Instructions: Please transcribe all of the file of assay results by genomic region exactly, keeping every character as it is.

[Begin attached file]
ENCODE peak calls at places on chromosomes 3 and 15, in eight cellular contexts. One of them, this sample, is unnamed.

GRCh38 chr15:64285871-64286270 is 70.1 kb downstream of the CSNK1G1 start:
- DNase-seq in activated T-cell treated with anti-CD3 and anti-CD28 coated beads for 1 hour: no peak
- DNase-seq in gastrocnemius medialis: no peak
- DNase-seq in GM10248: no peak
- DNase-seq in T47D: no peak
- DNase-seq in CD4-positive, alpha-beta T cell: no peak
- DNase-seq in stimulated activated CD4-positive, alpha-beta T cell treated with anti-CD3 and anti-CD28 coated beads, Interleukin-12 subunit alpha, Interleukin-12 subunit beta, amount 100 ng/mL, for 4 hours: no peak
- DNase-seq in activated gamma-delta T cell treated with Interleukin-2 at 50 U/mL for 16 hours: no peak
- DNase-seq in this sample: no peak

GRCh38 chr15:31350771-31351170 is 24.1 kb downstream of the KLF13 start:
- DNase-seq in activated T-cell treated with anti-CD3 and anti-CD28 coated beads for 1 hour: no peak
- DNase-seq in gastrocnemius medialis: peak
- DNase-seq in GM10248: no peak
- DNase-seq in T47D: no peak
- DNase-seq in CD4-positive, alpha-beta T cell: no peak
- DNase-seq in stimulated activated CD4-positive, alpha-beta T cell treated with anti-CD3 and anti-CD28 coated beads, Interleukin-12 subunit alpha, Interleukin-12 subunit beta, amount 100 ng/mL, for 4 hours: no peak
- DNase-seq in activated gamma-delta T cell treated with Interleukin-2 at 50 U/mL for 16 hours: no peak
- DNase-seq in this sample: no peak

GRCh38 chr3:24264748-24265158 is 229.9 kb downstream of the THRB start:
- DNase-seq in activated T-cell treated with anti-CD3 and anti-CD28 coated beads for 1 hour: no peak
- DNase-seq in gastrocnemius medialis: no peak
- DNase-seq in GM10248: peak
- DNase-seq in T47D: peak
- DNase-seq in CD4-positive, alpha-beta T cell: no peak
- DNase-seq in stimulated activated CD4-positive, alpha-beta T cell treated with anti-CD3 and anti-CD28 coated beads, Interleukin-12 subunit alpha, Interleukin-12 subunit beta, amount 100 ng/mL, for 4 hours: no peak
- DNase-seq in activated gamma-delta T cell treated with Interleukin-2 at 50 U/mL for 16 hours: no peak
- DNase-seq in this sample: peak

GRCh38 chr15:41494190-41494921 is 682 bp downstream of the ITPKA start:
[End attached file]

ENCODE peak calls at places on chromosomes 3 and 15, in eight cellular contexts. One of them, this sample, is unnamed.

GRCh38 chr15:64285871-64286270 is 70.1 kb downstream of the CSNK1G1 start:
- DNase-seq in activated T-cell treated with anti-CD3 and anti-CD28 coated beads for 1 hour: no peak
- DNase-seq in gastrocnemius medialis: no peak
- DNase-seq in GM10248: no peak
- DNase-seq in T47D: no peak
- DNase-seq in CD4-positive, alpha-beta T cell: no peak
- DNase-seq in stimulated activated CD4-positive, alpha-beta T cell treated with anti-CD3 and anti-CD28 coated beads, Interleukin-12 subunit alpha, Interleukin-12 subunit beta, amount 100 ng/mL, for 4 hours: no peak
- DNase-seq in activated gamma-delta T cell treated with Interleukin-2 at 50 U/mL for 16 hours: no peak
- DNase-seq in this sample: no peak

GRCh38 chr15:31350771-31351170 is 24.1 kb downstream of the KLF13 start:
- DNase-seq in activated T-cell treated with anti-CD3 and anti-CD28 coated beads for 1 hour: no peak
- DNase-seq in gastrocnemius medialis: peak
- DNase-seq in GM10248: no peak
- DNase-seq in T47D: no peak
- DNase-seq in CD4-positive, alpha-beta T cell: no peak
- DNase-seq in stimulated activated CD4-positive, alpha-beta T cell treated with anti-CD3 and anti-CD28 coated beads, Interleukin-12 subunit alpha, Interleukin-12 subunit beta, amount 100 ng/mL, for 4 hours: no peak
- DNase-seq in activated gamma-delta T cell treated with Interleukin-2 at 50 U/mL for 16 hours: no peak
- DNase-seq in this sample: no peak

GRCh38 chr3:24264748-24265158 is 229.9 kb downstream of the THRB start:
- DNase-seq in activated T-cell treated with anti-CD3 and anti-CD28 coated beads for 1 hour: no peak
- DNase-seq in gastrocnemius medialis: no peak
- DNase-seq in GM10248: peak
- DNase-seq in T47D: peak
- DNase-seq in CD4-positive, alpha-beta T cell: no peak
- DNase-seq in stimulated activated CD4-positive, alpha-beta T cell treated with anti-CD3 and anti-CD28 coated beads, Interleukin-12 subunit alpha, Interleukin-12 subunit beta, amount 100 ng/mL, for 4 hours: no peak
- DNase-seq in activated gamma-delta T cell treated with Interleukin-2 at 50 U/mL for 16 hours: no peak
- DNase-seq in this sample: peak

GRCh38 chr15:41494190-41494921 is 682 bp downstream of the ITPKA start: